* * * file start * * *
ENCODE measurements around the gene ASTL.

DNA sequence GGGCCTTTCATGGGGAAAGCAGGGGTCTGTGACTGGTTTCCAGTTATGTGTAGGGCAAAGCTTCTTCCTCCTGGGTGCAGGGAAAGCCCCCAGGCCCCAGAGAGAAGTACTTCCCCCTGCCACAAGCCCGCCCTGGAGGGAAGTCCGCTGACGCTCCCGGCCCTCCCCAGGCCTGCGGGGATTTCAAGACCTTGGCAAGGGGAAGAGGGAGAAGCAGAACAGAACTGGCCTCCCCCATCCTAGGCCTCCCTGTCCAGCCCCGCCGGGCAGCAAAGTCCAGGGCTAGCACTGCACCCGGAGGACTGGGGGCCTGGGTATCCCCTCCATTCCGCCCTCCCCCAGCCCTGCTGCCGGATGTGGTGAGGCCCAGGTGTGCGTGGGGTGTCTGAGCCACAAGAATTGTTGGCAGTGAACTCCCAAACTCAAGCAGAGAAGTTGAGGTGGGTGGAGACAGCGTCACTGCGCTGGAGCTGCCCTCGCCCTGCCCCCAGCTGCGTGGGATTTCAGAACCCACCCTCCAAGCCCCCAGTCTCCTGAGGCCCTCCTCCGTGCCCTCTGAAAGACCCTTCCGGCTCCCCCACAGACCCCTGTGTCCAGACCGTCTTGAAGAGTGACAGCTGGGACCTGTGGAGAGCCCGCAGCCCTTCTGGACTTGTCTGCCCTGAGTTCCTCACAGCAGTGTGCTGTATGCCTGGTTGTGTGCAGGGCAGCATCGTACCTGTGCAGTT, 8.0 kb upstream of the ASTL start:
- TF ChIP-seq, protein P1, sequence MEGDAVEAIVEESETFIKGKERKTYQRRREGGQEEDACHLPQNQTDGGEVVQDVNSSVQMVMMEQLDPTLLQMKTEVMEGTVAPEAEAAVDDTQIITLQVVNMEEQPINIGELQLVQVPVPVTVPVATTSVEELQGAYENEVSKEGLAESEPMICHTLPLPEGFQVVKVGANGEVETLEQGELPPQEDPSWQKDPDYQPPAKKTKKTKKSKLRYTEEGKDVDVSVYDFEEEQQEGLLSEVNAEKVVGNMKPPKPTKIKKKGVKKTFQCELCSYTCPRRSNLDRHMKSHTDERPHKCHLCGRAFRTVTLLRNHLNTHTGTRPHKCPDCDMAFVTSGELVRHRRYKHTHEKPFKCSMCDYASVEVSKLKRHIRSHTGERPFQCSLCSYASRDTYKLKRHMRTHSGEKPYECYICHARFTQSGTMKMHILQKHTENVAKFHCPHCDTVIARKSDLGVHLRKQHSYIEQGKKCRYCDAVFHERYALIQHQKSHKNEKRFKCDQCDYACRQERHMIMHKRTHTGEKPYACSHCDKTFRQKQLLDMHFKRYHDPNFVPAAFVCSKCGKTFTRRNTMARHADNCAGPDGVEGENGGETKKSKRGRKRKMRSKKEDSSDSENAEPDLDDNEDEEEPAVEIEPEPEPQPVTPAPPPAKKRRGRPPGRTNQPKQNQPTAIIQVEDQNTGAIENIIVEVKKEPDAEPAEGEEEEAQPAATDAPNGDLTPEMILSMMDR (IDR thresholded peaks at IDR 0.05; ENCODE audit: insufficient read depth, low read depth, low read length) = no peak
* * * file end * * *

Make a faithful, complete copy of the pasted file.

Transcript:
ENCODE measurements around the gene ASTL.

DNA sequence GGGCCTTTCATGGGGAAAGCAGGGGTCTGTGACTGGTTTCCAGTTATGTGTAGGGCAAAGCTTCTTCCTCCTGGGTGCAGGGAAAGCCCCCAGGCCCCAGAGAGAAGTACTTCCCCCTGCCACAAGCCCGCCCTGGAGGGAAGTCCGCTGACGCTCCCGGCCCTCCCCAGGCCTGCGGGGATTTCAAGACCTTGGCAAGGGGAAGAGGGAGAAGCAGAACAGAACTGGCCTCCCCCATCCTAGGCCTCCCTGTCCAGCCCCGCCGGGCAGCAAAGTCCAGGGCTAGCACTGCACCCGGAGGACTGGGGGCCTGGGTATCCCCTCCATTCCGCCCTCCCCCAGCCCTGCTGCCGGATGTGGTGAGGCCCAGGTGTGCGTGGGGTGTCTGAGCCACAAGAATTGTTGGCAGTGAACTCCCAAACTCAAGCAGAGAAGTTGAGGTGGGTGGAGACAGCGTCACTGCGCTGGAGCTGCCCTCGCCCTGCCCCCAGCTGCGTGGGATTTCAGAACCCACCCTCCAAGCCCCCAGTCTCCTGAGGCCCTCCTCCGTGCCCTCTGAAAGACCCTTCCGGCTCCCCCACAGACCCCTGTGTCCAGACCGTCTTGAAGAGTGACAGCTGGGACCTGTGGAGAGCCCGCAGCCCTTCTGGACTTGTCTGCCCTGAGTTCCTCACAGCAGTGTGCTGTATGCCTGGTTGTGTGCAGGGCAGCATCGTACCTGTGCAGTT, 8.0 kb upstream of the ASTL start:
- TF ChIP-seq, protein P1, sequence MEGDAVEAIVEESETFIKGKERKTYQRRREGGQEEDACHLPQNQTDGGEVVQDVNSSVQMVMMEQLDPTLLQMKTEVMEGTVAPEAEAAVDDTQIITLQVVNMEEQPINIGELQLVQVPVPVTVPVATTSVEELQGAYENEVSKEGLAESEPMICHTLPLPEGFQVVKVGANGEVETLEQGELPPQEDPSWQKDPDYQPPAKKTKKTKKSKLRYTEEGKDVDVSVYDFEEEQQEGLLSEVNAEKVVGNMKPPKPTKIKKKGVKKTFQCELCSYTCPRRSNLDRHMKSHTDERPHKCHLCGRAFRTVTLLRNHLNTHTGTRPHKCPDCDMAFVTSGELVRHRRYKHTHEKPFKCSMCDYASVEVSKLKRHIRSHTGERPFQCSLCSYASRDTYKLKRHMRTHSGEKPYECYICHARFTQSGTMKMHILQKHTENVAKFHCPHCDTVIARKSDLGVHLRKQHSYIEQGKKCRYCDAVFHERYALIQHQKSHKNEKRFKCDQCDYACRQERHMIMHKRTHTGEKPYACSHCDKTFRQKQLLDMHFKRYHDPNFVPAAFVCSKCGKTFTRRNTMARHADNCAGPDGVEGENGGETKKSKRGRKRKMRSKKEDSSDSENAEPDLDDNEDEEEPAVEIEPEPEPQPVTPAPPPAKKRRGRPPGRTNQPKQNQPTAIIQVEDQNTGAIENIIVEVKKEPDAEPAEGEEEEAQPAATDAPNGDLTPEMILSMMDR (IDR thresholded peaks at IDR 0.05; ENCODE audit: insufficient read depth, low read depth, low read length) = no peak